New research reveals secrets of former subglacial lakes in North America
Researchers at the University of Sheffield have provided a unique glimpse into one of the least understood environments on Earth by revealing for the first time former subglacial lakes and their drainage routes beneath the North American ice sheets.
By investigating a very strange flat spot and associated channel in Alberta, Canada, which had no water in it, academics discovered the former existence of a lake trapped beneath an ice sheet during the last glaciation.
As this relict lake is no longer covered by many kilometres of ice, they were able to reconstruct what the lake would have looked like and how it drained from the landforms and sediments.
Their observations, published in the journal Nature Communications today (Monday 13 June 2016), suggest the lake existed as a shallow lens of water which repeatedly drained through channels cut into the bed.
The team's results provide constraints for the modelling of similar subglacial lake drainages beneath the Antarctic and Greenland ice sheets. These are a crucial component of the subglacial hydrological system, able to store and rapidly drain large volumes of meltwater, but we do not know enough about the drainage process to fully understand their influence on ice flow.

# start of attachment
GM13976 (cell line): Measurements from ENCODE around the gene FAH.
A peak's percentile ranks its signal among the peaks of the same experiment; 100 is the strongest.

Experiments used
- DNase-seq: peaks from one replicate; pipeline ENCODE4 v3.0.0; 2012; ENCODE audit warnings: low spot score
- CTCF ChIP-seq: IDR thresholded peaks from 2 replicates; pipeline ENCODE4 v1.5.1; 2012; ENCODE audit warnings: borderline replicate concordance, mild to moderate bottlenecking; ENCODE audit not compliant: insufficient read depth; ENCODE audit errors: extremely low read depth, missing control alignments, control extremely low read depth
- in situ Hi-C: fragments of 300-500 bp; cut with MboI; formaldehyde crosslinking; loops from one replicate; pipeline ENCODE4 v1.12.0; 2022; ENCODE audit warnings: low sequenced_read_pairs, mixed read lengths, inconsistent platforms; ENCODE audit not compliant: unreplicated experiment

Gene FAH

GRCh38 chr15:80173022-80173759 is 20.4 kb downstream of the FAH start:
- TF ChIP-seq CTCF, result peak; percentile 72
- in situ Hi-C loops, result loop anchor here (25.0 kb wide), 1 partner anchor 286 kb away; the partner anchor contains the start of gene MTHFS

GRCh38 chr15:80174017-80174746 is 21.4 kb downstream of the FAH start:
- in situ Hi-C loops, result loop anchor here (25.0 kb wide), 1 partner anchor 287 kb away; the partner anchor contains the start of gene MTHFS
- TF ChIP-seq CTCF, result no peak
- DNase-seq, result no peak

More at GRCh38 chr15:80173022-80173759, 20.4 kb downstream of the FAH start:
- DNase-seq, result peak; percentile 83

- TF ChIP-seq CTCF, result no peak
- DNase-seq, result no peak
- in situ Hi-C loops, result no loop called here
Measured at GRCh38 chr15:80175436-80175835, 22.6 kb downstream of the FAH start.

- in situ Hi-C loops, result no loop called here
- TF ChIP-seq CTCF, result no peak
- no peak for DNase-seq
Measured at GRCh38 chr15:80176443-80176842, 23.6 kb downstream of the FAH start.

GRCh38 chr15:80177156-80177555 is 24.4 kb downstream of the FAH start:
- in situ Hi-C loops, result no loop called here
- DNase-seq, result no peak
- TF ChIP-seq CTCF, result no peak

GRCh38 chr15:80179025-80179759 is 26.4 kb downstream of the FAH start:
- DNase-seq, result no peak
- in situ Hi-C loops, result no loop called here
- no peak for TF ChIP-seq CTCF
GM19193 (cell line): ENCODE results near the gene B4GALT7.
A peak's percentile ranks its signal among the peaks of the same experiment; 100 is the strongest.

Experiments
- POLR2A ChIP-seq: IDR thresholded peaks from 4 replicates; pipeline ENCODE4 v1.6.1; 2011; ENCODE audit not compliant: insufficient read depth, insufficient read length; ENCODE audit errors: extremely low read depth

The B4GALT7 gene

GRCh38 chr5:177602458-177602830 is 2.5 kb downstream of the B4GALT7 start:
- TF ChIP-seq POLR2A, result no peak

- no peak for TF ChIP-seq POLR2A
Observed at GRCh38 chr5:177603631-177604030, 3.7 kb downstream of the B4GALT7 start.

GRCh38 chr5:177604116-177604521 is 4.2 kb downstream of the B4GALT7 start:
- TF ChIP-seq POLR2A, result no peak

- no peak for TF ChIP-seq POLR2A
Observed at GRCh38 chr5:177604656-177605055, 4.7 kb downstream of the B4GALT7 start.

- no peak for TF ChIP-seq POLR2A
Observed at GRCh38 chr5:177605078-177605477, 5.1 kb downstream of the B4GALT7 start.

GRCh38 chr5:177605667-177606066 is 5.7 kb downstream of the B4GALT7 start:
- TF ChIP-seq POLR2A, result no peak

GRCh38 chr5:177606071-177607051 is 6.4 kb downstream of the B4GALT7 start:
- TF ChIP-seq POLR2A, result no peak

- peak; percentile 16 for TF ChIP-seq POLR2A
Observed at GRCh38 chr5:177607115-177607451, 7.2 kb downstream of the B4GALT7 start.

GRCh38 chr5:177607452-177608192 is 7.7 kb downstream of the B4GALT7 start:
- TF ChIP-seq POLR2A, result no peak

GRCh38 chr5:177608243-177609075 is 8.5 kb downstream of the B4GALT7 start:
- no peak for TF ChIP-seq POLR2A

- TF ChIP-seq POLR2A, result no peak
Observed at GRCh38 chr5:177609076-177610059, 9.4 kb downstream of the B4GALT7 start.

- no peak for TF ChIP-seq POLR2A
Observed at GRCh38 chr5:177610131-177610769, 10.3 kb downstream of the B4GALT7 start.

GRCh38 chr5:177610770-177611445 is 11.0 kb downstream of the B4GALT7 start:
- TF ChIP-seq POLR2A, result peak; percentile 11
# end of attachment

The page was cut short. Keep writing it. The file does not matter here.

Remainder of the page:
Dr Stephen Livingstone, from the University's Department of Geography and lead author of the paper, said: "We've seen these flat spots connected to relict channels in Canada, and are inferring these as former subglacial lakes and their drainage imprint.
"As ice no longer covers these relict lakes, our discovery has allowed us to reconstruct how the subglacial lakes would have looked and how they drained from the landforms and sediments. Our results provide key constraints for the investigation of modern subglacial lakes beneath the Antarctic and Greenland ice sheets."
More information: Stephen J. Livingstone et al, Discovery of relict subglacial lakes and their geometry and mechanism of drainage, Nature Communications (2016). DOI: 10.1038/NCOMMS11767
Provided by: University of Sheffield